The large black sailor was naked in the middle of a roped-off area below decks, and he was none too happy.
“He kept saying ‘Not my boots, too. My wife just bought them for me.’ But they made him take them off anyway, and he was just there, naked. Then they made him scrub,” recalled Maurice Enis, navigator of the USS Ronald Reagan, one of the Navy’s newest aircraft carriers.
“They gave him this really abrasive stuff that we use to clean the hull of the ship. It’s sort of like liquid sandpaper. And he had to scrub all over while everyone watched. Then he walked over to the sink and rinsed it off, then came back and stood while they ran the Geiger counter over him. He had to keep doing it till the Geiger counter was quiet.
“Then it was my turn.”
There was a line in the cordoned-off “decon” area with men and women waiting to be checked. But Enis didn’t have to wait – he was already marked and was ushered to the front, where a tableau was playing out under the watchful eyes of the Reagan’s executive officer and senior medical officer. The naked sailor in the center of the room was given a towel to cover himself and left. They called Enis.
“They had told us that there was no radiation,” said Enis. “When they started putting up the stations along the ship to check for radiation they didn’t say why they were there. They checked my boots and nothing happened. Then they checked my hands and the machine goes crazy.
“The guy doing the checking freaked out and said to ‘Step away from him!’ Next thing I know, I got plastic bags on my arms and they are telling everyone to get away from me. I almost had an anxiety attack because they were treating me like I had the plague. They weren’t touching me. They were yelling commands to where I had to walk and what I had to do. I had to scrub my hands and my right side with this gritty paint remover and it took off a couple of layers of skin.”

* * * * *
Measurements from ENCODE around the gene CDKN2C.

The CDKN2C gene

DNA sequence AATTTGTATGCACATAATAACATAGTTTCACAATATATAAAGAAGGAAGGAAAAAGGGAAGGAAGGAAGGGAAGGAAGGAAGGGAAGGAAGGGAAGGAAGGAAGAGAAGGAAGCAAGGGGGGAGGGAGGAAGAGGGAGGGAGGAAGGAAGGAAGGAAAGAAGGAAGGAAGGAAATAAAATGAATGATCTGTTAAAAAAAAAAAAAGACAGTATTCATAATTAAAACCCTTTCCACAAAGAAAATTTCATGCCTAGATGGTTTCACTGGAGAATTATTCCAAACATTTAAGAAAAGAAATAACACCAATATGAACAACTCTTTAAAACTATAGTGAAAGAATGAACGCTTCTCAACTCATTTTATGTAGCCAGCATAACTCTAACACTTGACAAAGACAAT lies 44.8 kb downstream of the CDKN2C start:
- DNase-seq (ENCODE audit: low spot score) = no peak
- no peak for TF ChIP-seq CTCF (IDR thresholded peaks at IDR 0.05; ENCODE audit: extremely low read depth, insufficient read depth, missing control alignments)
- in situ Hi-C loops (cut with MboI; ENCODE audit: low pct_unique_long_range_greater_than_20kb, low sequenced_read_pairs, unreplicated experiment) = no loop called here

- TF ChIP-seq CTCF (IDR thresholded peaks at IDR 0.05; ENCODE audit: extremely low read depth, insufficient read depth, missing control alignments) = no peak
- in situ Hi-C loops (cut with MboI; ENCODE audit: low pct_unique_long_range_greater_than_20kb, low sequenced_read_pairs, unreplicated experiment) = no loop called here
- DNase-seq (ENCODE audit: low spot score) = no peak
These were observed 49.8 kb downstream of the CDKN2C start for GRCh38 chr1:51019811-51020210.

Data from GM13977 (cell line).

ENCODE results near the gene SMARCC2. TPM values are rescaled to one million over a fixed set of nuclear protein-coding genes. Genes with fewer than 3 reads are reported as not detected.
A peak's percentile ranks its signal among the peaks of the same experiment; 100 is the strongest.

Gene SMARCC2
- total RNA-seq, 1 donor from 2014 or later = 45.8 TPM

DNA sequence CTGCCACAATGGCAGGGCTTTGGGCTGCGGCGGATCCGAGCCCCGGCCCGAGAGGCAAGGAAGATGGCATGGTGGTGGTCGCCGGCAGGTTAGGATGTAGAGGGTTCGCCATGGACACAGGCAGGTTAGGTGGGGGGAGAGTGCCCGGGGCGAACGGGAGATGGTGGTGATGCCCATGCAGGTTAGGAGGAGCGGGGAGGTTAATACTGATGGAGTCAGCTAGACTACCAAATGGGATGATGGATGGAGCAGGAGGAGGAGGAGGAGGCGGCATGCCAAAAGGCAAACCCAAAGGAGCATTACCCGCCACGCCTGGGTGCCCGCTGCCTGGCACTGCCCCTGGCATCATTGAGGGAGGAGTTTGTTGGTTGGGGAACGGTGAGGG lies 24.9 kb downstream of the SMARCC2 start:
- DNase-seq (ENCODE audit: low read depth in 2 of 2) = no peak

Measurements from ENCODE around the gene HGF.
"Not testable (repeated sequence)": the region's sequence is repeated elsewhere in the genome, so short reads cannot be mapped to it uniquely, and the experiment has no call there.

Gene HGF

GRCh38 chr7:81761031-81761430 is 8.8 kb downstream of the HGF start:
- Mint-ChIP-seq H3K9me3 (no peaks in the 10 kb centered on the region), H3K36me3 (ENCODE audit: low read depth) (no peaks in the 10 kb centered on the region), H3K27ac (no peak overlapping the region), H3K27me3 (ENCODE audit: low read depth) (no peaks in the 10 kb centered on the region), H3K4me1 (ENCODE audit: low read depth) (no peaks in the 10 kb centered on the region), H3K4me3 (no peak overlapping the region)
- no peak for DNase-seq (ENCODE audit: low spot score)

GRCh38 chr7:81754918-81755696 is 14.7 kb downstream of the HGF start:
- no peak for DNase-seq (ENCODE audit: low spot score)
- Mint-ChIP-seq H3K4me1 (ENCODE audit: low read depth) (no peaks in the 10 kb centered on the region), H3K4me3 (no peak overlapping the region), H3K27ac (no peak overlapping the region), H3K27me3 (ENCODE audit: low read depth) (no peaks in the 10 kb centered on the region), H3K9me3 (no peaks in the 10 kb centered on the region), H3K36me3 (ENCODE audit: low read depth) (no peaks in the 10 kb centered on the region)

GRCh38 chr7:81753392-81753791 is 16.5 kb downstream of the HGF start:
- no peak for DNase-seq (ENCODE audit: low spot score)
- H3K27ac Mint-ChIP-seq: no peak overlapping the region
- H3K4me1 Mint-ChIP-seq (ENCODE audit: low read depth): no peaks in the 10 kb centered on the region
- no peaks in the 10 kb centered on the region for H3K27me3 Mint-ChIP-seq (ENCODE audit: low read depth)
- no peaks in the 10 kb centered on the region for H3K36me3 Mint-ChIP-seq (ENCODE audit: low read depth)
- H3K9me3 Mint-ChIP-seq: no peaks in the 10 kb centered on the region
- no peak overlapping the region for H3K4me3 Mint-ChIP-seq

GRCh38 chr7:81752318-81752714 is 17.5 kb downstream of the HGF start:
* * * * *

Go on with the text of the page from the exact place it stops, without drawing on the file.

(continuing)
The official position of the US Navy is that there was very little radioactive contamination of any of its personnel. The Defense Department created the Tomodachi Medical Registry ( http://bit.ly/14ABPuj ) over a two year period, compiling the medical records of some 70,000 military personnel and their families who could have been exposed to varying amounts of radiation during the crisis in Japan.
The Registry was completed in December, 2012. One month later, the Department concluded that their estimates of the maximum possible whole body and thyroid doses of contaminants were not severe enough to warrant further examination. The Registry, the only epidemiologically valid way to determine over time if there is a pattern of illnesses which could be traced to that exposure, was abandoned.
“Part of me wants to believe that the Navy wouldn’t deliberately do something to hurt the crew,” she said. “I remember the few bits of news we got during that period, and the Japanese said there was no danger from the power plant, the radiation didn’t leak out and they had it all under control.
“The Japanese lied, and I put the blame on them.”
Enis, however, is a torn. “The Japanese lied to our government,” he said. “And a part of me wants to think that the Navy wouldn’t do that to the crew, that they wouldn’t put us in a dangerous situation like that on purpose.
“But then, there’s a part of me that says they just did.”
Read more here.
A Lasting Legacy of the Fukushima Rescue Mission: Part 1 Radioactive Contamination of American Sailors
The Lasting Legacy of the Fukushima Rescue Mission: Part 2 The Navy Life–Into the Abyss
A Lasting Legacy of the Fukushima Rescue Mission: Part 3 Playing Cat and Mouse with the Nuclear Ghost
Japan’s “Throwaway People” and the Fallout from Fukushima